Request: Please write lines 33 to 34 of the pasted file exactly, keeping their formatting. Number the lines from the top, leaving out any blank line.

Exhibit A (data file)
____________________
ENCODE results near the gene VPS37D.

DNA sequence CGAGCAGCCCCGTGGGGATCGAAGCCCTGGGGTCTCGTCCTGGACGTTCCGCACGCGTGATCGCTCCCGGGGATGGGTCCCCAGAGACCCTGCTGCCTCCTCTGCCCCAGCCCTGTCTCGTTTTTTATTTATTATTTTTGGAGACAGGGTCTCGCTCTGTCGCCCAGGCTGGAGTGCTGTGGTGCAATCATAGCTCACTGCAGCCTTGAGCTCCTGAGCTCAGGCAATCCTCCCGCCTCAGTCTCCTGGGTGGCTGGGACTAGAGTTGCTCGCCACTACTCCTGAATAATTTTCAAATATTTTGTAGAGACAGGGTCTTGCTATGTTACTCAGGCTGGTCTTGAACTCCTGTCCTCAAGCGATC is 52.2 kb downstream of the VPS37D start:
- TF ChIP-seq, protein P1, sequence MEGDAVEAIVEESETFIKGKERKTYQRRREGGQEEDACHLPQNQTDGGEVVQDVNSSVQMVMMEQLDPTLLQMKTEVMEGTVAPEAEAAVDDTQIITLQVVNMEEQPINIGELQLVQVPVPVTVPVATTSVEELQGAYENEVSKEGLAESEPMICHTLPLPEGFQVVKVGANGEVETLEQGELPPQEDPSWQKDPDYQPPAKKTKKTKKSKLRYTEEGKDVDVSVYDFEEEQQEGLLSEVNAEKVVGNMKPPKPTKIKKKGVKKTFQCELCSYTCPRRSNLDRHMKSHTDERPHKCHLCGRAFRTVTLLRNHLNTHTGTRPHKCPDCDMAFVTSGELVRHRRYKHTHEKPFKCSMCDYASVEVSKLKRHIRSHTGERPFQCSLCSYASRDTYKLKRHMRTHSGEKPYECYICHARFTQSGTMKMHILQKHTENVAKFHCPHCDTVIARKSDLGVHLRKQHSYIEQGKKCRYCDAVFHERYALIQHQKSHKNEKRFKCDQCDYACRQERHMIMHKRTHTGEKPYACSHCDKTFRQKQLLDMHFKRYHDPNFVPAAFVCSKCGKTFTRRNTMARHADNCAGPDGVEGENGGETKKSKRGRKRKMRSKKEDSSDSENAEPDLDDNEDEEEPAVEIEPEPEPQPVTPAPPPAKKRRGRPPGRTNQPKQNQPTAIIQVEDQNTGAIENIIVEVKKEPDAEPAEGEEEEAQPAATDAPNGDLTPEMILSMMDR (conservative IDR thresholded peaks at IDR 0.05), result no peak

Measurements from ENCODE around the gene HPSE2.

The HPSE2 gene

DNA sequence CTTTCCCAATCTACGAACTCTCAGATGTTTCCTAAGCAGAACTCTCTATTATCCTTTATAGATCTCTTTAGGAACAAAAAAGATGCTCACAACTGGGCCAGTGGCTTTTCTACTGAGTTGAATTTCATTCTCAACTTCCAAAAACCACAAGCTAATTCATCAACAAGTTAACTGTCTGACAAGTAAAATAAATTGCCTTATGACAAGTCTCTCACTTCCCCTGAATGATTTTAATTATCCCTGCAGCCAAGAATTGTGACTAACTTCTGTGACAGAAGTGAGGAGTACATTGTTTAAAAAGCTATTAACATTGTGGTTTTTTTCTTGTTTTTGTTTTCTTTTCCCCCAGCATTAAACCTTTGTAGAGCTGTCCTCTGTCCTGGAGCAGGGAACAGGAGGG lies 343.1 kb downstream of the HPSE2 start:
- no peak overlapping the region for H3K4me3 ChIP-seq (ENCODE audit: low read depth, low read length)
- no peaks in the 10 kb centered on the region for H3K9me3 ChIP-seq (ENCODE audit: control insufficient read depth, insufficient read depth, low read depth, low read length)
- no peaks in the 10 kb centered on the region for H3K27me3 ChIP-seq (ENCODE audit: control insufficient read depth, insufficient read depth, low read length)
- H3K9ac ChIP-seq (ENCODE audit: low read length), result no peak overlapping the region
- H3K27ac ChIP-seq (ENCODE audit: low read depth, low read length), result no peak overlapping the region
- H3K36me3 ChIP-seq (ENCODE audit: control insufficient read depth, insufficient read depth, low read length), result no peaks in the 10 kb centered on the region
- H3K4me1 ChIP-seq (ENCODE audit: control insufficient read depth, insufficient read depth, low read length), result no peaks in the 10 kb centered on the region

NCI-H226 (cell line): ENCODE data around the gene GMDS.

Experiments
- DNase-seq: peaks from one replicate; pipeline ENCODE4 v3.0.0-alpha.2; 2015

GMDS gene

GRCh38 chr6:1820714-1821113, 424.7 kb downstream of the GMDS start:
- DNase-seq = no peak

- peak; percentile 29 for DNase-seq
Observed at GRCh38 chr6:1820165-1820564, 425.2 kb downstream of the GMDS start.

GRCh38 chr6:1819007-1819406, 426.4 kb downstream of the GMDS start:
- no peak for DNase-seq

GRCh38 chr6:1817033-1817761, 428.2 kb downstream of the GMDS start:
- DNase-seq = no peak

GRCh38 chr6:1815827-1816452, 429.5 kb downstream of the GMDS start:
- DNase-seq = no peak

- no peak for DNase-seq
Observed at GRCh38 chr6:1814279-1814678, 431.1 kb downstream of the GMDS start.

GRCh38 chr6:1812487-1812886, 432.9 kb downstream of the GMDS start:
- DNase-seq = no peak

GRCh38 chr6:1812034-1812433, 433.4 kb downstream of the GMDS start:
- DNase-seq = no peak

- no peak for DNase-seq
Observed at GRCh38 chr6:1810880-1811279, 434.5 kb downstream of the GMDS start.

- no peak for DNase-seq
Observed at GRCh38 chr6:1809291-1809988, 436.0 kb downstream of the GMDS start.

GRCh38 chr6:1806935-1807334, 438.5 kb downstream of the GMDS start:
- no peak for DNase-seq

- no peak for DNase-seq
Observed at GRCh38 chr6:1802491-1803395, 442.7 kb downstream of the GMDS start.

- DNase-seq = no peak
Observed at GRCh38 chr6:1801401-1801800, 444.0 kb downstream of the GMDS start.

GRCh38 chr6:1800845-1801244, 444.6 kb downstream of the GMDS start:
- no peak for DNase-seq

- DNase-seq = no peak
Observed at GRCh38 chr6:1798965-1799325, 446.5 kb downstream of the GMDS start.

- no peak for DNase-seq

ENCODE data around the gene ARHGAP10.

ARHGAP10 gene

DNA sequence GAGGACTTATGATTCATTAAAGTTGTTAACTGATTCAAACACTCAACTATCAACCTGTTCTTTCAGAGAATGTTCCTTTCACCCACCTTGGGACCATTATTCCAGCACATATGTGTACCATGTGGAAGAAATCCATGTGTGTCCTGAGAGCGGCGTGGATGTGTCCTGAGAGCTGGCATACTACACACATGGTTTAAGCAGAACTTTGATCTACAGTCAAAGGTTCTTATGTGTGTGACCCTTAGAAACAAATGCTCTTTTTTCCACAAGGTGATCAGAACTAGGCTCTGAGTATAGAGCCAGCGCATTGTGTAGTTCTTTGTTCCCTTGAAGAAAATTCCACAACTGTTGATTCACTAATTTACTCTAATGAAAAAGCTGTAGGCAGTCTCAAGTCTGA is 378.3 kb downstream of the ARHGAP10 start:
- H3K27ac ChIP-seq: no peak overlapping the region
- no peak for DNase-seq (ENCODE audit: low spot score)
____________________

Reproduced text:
- DNase-seq = no peak

- no peak for DNase-seq